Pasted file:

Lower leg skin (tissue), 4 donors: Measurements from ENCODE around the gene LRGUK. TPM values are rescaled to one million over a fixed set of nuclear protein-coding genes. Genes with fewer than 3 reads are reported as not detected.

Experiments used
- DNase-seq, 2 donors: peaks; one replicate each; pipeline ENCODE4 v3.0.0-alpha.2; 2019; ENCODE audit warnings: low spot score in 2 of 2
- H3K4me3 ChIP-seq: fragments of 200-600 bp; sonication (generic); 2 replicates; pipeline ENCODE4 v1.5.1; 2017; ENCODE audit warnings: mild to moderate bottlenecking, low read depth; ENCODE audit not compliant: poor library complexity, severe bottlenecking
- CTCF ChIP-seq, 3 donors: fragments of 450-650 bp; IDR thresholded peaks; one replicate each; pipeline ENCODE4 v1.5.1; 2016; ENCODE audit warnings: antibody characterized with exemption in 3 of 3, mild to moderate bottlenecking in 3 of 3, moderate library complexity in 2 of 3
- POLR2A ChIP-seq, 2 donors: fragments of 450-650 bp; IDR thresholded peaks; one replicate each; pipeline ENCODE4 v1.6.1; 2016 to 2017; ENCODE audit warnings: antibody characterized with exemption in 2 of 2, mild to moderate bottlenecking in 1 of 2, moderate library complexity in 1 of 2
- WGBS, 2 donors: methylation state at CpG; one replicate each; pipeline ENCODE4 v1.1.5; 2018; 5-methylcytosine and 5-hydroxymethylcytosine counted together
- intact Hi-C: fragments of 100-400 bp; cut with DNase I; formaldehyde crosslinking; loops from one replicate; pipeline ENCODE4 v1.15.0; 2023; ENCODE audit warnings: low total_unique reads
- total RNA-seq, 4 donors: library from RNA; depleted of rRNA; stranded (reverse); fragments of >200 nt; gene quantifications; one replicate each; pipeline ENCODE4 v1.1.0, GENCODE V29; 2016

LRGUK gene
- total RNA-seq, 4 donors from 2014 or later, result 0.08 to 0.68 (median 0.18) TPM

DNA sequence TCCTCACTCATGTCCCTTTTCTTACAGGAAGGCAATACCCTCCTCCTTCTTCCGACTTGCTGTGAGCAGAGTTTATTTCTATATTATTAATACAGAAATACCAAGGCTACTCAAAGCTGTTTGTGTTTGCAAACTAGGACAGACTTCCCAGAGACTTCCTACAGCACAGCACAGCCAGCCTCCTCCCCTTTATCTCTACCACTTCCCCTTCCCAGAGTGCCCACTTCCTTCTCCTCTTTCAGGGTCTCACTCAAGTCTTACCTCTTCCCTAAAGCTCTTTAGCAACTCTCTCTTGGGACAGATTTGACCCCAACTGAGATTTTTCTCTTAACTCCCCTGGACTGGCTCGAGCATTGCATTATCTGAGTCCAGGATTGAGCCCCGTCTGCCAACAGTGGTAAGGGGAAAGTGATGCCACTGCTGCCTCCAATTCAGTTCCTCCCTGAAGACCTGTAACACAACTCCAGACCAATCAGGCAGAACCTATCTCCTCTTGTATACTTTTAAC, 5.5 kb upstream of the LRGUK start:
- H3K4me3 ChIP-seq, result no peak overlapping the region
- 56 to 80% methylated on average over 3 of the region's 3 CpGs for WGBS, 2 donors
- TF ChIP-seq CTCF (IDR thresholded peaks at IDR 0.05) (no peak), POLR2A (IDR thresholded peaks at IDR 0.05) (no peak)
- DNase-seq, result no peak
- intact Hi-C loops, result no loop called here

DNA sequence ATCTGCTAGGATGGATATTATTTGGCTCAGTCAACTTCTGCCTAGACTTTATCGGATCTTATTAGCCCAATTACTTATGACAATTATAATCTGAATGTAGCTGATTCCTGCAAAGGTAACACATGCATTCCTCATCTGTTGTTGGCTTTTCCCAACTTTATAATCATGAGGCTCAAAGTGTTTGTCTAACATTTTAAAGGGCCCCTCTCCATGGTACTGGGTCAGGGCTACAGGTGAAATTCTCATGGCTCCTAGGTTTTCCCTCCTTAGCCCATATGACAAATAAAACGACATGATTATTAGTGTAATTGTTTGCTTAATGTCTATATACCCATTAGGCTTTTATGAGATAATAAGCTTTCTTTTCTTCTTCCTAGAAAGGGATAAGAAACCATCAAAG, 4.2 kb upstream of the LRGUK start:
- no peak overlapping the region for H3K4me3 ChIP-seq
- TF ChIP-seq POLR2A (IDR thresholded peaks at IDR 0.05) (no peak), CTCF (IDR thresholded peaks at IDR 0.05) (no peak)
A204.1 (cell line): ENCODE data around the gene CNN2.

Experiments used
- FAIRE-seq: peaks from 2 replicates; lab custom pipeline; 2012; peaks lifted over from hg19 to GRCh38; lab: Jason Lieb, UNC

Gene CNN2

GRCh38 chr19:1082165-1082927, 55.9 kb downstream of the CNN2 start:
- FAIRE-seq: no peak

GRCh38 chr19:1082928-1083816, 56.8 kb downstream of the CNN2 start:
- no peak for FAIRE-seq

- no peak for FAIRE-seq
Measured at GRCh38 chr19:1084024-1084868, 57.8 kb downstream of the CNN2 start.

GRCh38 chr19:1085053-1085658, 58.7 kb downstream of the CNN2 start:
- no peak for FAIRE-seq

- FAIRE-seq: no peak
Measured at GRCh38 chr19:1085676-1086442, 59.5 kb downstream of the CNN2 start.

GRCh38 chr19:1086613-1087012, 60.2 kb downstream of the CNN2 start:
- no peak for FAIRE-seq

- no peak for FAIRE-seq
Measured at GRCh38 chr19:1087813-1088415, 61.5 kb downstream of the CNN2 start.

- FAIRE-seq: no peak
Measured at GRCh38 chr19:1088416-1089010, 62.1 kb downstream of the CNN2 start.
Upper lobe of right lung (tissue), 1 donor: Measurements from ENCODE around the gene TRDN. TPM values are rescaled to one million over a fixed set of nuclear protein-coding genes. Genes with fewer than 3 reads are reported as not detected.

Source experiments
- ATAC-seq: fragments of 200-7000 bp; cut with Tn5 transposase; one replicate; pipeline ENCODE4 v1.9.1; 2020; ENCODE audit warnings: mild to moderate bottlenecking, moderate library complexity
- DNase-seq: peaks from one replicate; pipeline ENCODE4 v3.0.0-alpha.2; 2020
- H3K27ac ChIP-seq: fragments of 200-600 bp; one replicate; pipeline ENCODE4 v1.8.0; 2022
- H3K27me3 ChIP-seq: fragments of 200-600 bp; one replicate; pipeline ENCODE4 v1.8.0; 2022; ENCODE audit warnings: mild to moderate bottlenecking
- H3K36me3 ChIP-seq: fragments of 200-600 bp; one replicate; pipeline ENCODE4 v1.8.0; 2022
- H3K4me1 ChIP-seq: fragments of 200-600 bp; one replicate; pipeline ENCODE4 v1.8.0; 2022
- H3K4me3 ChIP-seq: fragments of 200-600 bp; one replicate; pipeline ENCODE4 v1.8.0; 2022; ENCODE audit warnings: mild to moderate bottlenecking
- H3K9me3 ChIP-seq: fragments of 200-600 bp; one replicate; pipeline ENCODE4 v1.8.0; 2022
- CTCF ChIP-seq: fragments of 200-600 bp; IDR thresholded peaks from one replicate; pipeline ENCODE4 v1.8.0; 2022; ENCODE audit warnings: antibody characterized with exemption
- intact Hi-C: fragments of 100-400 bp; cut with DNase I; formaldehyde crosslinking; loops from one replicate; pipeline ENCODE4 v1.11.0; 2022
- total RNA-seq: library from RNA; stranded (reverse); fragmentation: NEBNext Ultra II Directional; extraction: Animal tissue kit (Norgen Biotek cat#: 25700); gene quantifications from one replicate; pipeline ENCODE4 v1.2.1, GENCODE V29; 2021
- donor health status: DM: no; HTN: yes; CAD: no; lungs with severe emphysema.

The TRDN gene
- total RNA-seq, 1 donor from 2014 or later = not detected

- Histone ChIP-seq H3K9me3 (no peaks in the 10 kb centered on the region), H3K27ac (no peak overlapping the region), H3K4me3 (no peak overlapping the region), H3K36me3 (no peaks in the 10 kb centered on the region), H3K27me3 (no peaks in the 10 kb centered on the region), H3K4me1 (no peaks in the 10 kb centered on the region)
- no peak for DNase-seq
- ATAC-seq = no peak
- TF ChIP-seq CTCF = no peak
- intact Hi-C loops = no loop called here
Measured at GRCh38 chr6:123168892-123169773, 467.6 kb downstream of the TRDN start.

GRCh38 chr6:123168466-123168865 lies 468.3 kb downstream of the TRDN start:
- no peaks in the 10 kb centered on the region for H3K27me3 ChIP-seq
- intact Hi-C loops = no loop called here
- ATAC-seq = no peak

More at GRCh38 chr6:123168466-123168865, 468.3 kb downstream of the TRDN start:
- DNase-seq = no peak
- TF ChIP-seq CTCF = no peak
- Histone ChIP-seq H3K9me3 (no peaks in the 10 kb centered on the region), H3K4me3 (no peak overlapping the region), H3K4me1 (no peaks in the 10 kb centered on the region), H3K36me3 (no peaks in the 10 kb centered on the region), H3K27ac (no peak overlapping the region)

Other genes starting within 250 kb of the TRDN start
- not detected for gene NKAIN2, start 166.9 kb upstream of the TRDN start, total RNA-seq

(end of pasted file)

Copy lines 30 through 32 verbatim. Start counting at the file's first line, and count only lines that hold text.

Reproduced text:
Measured at GRCh38 chr19:1084024-1084868, 57.8 kb downstream of the CNN2 start.

GRCh38 chr19:1085053-1085658, 58.7 kb downstream of the CNN2 start:
- no peak for FAIRE-seq